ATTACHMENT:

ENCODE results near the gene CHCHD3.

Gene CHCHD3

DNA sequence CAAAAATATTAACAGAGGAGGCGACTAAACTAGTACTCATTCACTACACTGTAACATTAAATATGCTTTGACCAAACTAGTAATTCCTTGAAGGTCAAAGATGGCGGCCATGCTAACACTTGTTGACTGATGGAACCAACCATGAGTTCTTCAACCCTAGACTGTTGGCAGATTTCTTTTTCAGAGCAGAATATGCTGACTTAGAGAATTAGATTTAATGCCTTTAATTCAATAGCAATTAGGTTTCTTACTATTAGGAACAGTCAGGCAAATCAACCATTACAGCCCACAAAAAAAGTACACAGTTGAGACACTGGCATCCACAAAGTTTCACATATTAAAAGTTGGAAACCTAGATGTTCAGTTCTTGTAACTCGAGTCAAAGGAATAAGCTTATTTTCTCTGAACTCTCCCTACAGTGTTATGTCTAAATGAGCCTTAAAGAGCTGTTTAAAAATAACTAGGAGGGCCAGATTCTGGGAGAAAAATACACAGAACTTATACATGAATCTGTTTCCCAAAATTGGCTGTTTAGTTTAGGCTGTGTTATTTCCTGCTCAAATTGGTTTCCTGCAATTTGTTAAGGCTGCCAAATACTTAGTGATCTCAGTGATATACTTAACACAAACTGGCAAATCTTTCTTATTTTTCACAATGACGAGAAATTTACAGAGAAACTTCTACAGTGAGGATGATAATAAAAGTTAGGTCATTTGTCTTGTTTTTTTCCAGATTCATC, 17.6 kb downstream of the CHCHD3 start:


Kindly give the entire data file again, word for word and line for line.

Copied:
ENCODE results near the gene CHCHD3.

Gene CHCHD3

DNA sequence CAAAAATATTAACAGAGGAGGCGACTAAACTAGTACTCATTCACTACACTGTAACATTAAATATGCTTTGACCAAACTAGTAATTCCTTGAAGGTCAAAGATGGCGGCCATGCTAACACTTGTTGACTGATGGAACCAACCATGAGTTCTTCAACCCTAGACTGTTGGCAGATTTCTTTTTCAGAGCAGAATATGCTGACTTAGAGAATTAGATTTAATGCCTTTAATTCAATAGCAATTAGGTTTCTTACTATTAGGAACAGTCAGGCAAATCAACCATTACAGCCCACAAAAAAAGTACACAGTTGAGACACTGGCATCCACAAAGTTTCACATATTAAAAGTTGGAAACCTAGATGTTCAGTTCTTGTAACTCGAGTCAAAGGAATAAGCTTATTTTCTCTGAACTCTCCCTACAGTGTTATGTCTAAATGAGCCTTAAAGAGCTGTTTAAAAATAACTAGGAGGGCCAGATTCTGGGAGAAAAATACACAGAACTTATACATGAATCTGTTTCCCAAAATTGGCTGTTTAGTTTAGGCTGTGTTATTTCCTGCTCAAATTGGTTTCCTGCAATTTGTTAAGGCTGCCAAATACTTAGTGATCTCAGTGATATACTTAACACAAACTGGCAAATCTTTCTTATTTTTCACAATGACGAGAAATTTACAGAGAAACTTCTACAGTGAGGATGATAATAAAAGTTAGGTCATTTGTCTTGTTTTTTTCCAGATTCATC, 17.6 kb downstream of the CHCHD3 start: